Many believe that overcoming drug addiction is merely a matter of willpower. That simply is not true. For many men and women, rehabilitation is required for abusers to stop using drugs or alcohol. A long-drawn-out exposure to drugs can change the brain in ways which can result in severe cravings and a compulsion to use. These changes in the brain can make it quite difficult for someone to quit by pure force of will.
Signs and Symptoms of Substance Abuse:
You may notice the following in a friend or family member: neglecting responsibilities at work, home or school; drug use may have legal ramifications, such as driving under the influence, arrests for disorderly conduct or shoplifting to support a drug habit; drug use is causing relationship problems, such as an unhappy employer, the loss of old friends or fights with family members or partners; forsaking activities which used to be enjoyed, like sports, socializing and hobbies; and increased agitation or petulance when engaging in common social contacts.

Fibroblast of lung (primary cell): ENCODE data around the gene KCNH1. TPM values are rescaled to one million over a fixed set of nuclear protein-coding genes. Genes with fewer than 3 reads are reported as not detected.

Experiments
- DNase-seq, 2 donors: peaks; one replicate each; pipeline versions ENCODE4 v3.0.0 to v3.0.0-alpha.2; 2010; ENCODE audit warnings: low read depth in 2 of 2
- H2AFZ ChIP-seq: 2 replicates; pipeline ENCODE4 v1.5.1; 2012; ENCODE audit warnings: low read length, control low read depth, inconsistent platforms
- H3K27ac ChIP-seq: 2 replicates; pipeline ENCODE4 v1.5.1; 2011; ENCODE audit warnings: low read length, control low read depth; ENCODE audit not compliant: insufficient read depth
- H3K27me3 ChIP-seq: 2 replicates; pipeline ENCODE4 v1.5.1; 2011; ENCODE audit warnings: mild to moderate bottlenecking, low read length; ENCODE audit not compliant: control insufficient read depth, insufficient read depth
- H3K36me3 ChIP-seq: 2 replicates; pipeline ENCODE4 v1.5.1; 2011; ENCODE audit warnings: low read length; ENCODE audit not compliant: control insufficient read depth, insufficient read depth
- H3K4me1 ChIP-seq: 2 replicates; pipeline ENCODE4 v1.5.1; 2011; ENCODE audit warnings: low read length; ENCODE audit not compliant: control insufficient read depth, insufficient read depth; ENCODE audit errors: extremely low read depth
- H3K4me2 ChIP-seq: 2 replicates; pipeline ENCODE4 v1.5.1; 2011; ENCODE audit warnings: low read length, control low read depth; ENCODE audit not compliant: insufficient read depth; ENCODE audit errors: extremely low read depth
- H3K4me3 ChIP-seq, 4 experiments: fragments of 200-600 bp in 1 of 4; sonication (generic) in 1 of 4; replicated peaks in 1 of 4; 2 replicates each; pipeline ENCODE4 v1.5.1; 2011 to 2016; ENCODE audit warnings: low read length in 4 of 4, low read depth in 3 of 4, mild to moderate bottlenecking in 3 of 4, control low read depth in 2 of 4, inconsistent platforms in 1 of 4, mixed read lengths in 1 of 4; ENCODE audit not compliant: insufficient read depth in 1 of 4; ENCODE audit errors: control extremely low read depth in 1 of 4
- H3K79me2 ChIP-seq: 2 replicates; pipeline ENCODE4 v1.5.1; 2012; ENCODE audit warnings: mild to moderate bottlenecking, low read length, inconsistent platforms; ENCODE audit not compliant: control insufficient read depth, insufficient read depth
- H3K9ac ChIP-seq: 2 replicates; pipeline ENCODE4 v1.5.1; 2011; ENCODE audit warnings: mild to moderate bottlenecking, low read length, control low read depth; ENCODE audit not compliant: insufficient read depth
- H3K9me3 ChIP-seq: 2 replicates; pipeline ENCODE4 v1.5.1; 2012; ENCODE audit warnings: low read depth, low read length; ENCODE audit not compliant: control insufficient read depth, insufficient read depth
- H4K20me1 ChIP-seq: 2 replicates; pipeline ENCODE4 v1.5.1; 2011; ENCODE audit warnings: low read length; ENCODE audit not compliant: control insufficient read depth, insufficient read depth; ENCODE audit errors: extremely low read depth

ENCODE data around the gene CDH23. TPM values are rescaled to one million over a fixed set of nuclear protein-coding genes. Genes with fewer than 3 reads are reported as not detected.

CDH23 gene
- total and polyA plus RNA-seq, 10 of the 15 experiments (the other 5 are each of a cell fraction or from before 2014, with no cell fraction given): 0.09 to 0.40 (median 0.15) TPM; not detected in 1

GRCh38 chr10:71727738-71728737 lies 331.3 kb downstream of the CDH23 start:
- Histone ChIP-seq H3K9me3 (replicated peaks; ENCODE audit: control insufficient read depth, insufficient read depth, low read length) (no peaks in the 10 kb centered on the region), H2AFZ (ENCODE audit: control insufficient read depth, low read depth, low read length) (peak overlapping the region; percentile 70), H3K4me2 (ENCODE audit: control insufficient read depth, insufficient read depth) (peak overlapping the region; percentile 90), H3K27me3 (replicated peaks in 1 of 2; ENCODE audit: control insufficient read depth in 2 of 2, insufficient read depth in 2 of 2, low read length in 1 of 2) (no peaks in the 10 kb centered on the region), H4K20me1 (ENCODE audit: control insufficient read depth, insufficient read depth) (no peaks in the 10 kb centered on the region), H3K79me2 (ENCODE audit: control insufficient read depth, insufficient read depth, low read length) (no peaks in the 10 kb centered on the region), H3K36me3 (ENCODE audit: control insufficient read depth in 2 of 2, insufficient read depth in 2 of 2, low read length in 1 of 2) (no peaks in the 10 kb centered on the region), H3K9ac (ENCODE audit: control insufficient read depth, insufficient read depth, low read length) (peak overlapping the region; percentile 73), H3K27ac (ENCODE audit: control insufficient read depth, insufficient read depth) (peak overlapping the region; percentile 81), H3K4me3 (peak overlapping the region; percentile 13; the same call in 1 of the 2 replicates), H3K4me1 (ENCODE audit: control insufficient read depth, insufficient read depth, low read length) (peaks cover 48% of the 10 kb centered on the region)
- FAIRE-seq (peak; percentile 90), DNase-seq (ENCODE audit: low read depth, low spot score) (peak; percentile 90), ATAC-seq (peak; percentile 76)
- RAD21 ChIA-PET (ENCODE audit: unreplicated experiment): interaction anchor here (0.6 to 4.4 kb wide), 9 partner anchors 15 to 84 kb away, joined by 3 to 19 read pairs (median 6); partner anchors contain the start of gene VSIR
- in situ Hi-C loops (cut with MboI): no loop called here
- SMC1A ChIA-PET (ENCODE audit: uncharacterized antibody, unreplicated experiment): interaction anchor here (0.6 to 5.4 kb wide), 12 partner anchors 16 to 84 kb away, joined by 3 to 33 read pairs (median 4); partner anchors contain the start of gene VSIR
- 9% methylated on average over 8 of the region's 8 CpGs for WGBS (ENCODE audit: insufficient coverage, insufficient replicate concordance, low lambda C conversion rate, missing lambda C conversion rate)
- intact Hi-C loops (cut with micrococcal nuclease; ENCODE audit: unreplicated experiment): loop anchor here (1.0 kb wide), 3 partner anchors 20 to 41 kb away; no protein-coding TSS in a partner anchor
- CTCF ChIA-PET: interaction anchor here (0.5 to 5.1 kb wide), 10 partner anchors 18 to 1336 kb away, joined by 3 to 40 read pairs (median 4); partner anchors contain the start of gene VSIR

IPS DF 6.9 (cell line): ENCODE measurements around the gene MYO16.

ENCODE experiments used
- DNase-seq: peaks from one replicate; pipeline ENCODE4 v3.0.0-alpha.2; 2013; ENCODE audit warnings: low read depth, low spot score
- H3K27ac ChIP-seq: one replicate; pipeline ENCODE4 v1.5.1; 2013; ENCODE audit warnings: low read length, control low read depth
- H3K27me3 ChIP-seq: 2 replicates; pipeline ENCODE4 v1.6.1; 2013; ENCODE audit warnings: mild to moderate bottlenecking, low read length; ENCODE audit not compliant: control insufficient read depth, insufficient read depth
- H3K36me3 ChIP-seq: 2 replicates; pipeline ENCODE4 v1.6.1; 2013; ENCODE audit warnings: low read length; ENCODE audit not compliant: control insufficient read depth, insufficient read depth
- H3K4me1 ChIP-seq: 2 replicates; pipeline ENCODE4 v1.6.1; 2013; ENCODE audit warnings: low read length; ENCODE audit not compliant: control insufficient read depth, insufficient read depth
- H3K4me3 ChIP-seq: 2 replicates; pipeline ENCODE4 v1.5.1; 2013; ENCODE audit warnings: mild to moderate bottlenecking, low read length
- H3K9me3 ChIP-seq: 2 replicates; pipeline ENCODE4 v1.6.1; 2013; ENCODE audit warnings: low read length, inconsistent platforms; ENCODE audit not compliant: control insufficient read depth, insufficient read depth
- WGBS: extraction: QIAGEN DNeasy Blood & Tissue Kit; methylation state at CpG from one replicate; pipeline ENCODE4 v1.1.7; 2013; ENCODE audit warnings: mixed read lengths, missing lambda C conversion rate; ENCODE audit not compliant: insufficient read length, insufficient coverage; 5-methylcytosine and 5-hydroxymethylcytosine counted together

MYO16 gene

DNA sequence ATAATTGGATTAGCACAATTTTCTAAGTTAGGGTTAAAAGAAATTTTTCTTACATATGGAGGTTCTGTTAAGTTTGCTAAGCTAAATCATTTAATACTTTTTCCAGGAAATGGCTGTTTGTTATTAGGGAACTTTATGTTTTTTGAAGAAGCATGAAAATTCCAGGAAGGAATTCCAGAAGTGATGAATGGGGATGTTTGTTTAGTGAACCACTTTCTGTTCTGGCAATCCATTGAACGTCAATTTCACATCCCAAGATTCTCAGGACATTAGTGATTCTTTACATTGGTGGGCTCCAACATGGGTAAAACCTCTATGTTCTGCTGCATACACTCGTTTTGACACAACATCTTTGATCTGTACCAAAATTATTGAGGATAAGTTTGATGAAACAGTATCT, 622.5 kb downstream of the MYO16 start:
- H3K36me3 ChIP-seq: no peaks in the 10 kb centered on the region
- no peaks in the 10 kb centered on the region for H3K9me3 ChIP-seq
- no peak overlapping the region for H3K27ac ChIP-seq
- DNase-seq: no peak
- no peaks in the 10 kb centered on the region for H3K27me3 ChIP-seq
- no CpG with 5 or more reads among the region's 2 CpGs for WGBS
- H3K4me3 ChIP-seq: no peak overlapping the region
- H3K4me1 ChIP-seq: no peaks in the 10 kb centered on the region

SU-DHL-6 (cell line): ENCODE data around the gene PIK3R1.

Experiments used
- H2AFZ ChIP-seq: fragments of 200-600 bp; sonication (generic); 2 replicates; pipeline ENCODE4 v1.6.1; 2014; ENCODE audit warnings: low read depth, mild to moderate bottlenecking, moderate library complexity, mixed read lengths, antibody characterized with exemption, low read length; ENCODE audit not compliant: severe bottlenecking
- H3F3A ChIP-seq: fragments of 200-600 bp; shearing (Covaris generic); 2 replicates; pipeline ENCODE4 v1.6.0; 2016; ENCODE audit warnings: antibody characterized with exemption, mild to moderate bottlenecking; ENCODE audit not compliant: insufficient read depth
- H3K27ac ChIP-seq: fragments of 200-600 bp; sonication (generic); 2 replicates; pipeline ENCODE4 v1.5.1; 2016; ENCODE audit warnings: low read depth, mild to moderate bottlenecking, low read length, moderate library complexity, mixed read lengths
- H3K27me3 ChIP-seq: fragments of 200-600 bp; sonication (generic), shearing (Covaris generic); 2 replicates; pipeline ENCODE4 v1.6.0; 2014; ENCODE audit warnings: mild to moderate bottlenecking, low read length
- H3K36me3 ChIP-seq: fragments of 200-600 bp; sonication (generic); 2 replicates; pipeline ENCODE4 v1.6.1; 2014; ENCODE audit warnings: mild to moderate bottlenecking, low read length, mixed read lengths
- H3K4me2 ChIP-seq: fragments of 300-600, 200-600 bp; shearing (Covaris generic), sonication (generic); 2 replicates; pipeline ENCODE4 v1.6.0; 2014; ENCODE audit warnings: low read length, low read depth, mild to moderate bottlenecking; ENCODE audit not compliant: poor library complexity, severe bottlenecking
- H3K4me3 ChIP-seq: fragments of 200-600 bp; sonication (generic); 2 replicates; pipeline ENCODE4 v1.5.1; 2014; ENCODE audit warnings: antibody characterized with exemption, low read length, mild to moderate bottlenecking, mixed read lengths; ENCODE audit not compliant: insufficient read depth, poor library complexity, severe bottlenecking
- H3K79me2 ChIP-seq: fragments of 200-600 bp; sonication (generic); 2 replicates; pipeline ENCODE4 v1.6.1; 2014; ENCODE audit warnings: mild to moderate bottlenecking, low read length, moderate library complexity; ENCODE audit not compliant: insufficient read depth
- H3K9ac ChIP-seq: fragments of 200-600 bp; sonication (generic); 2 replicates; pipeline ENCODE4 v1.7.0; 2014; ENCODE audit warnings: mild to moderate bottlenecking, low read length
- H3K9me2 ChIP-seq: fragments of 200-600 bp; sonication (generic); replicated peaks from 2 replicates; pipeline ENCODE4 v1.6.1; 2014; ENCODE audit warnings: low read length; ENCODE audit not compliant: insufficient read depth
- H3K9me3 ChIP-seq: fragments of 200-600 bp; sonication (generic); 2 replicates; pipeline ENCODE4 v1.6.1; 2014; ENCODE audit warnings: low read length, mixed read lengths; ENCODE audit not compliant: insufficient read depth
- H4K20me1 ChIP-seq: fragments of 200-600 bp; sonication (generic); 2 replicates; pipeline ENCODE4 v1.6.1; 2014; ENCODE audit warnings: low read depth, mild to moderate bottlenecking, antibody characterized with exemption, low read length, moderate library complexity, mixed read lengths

Drug Addiction Signs in Yourself:
If you are a drug addict, you may notice the following in yourself: a need to use more drugs to experience similar effects which used to be reached with smaller quantities; the use of drugs under fatal conditions or taking risks while high, like using dirty needles, having unprotected sex or driving under the influence; you experience symptoms like insomnia, anxiety, sweating and shaking, nausea, depression and restlessness; your use of drugs is beyond the limit you had intended, although you convinced yourself that you would not. You may intend to stop drugs, but you feel helpless; the use of drugs is causing mood swings, paranoia, depression, infections and blackouts but you can’t seem to stop.
Addiction is known to be a disease, but that doesn’t mean an abuser is hopeless. The brain changes linked with drug addiction can treated and even inverted through medication, therapy, exercise and various treatments. The key to successful drug addiction treatment is finding the right recovery treatment program.